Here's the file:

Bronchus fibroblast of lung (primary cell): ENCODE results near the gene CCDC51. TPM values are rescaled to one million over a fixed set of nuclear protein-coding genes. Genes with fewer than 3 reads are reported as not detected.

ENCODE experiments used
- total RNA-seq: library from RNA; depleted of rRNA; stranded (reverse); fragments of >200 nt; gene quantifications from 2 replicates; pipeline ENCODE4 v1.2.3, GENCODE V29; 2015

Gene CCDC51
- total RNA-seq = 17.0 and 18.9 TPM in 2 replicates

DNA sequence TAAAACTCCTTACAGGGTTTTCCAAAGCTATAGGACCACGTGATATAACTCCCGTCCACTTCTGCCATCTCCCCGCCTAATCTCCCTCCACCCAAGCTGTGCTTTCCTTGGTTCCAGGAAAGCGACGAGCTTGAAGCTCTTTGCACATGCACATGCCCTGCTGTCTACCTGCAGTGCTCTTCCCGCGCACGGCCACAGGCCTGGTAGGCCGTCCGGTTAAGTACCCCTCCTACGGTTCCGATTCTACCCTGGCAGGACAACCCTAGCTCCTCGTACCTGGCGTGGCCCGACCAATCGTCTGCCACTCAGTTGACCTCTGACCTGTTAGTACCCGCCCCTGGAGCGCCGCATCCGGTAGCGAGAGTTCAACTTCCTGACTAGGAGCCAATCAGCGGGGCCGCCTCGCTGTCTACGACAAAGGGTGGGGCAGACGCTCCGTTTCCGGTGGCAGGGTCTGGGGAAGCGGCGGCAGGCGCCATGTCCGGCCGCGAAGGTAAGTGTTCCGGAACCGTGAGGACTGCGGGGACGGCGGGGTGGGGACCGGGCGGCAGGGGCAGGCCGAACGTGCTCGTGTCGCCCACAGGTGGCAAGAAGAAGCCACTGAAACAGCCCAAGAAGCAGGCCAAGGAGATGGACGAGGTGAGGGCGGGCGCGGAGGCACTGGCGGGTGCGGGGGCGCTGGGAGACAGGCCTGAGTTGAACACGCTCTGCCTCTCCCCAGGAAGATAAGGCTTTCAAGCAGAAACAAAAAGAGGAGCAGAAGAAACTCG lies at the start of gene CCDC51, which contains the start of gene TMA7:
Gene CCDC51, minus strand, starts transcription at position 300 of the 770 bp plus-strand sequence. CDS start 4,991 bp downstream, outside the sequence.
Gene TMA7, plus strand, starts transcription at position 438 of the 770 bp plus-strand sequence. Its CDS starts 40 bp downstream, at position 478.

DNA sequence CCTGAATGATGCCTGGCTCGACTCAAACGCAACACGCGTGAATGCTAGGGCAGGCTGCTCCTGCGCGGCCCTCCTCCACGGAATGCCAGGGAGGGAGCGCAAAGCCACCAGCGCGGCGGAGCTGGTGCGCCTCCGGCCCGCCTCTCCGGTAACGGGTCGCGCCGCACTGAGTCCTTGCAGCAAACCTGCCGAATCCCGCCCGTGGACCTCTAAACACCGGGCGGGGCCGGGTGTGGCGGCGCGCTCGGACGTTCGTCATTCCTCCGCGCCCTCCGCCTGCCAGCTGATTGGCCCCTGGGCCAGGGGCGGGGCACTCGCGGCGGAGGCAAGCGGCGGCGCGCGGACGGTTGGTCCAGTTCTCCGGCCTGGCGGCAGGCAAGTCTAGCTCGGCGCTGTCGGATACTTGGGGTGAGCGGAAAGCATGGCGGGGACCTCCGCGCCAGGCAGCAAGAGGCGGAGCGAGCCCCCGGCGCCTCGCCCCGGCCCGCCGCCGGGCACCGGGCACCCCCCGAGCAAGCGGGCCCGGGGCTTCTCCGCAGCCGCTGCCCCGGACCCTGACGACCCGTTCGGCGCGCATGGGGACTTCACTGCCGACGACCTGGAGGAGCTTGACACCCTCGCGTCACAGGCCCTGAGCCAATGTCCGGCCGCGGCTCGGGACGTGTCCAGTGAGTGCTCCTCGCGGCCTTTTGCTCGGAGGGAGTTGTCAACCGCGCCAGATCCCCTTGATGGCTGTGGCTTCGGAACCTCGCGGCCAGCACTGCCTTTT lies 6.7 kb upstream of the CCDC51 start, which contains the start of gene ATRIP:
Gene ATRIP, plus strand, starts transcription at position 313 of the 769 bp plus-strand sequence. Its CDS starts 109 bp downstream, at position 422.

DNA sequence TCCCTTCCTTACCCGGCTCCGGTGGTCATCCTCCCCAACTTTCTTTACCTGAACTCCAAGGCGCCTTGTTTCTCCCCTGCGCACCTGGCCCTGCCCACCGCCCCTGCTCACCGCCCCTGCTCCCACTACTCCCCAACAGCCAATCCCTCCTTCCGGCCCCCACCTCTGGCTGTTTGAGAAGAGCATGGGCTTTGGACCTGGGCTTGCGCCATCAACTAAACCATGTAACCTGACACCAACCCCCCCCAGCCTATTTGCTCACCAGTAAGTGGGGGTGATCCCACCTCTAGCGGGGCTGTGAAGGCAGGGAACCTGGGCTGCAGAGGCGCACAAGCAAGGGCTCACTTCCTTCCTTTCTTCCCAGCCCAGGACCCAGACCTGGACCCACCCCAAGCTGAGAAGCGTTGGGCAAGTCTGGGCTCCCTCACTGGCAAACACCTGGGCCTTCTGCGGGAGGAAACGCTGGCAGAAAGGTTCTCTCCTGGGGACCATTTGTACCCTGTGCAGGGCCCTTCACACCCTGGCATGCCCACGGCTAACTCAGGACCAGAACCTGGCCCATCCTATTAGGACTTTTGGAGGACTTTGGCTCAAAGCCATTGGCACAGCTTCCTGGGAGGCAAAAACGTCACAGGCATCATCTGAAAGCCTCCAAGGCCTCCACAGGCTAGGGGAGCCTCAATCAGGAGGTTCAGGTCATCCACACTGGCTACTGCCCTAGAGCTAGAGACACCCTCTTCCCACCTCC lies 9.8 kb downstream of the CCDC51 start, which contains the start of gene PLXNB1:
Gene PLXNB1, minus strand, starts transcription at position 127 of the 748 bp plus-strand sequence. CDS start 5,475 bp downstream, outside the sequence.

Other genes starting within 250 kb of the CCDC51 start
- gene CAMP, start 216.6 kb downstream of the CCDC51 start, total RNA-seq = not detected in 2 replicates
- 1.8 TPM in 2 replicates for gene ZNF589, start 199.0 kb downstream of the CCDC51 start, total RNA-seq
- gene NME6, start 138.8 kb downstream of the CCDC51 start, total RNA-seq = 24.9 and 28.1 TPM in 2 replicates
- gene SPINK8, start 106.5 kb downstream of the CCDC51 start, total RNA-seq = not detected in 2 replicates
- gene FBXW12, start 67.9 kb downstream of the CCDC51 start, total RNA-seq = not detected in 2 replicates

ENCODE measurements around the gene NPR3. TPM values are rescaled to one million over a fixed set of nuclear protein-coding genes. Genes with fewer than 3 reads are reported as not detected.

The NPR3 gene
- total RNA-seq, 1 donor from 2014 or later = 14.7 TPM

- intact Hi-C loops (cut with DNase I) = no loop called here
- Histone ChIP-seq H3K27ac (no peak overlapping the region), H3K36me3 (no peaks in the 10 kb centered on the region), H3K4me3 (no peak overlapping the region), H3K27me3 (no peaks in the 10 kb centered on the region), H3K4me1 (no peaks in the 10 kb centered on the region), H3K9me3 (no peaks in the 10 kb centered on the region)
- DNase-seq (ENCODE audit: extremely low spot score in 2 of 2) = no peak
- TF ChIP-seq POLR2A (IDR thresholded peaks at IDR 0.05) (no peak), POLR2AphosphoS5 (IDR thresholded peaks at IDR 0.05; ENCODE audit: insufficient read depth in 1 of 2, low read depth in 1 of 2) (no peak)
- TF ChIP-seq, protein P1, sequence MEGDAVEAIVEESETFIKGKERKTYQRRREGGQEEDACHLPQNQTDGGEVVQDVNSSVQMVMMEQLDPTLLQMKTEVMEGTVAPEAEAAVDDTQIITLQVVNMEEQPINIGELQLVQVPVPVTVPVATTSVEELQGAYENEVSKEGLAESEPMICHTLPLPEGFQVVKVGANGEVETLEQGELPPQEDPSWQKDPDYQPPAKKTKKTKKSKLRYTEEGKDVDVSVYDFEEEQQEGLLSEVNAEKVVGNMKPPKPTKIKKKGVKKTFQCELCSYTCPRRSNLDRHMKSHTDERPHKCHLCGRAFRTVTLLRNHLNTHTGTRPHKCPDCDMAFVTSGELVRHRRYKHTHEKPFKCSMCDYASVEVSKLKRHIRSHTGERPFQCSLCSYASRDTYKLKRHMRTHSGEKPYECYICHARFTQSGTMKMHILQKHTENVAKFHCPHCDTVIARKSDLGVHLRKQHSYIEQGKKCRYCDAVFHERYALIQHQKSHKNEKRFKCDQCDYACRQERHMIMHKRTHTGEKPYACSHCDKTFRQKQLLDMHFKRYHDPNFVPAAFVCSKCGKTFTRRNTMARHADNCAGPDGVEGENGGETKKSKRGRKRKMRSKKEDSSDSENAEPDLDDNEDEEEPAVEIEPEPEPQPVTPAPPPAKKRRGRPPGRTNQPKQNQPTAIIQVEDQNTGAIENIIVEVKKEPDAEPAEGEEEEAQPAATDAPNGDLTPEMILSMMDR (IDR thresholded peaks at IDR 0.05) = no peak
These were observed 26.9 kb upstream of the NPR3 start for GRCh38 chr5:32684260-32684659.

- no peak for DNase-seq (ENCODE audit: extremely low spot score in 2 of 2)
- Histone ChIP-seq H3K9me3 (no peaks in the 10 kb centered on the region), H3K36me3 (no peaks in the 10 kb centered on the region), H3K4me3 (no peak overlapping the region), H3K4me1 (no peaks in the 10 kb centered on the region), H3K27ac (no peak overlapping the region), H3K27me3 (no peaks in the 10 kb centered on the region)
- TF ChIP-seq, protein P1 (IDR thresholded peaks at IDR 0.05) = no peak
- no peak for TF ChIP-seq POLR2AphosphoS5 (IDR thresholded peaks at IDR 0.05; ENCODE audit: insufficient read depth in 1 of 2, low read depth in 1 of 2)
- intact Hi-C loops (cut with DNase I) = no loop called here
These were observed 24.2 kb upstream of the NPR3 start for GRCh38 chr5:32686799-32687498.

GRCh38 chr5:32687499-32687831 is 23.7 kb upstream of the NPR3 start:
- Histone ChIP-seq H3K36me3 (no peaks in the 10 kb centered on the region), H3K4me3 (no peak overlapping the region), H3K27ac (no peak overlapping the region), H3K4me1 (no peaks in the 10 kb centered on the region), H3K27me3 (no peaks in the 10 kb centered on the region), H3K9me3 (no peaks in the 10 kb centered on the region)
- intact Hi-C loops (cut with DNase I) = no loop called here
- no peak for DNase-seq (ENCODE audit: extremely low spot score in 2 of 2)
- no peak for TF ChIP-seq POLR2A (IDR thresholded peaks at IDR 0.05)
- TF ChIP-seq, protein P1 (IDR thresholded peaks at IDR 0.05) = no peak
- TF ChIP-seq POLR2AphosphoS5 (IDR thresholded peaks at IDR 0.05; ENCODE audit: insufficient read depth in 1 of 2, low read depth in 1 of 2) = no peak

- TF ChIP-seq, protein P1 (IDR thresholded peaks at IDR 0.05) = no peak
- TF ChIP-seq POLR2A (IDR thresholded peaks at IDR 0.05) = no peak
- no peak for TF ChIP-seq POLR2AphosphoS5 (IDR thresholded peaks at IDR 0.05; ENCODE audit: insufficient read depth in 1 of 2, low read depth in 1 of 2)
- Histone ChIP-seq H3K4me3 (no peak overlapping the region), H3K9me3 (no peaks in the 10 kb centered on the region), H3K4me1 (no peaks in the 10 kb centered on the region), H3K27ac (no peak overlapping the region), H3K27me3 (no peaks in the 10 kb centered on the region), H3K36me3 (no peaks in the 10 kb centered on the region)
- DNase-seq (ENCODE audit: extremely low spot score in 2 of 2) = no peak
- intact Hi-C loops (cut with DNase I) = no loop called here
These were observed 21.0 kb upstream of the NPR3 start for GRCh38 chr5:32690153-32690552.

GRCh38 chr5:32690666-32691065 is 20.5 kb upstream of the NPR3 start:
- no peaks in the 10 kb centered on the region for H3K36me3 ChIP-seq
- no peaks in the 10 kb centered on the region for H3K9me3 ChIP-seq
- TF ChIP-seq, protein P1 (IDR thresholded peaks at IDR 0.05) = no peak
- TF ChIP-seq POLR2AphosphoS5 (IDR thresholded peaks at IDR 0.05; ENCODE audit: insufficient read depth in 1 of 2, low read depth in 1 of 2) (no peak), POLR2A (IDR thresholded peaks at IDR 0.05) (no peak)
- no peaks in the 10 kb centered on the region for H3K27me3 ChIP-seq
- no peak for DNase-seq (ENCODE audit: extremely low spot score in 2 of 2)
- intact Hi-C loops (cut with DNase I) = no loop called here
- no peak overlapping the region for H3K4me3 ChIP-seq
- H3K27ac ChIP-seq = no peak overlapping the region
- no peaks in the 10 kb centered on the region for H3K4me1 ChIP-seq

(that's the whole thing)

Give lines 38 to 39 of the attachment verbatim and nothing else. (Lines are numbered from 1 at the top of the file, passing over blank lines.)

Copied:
- no peak for TF ChIP-seq POLR2A (IDR thresholded peaks at IDR 0.05)
- TF ChIP-seq, protein P1 (IDR thresholded peaks at IDR 0.05) = no peak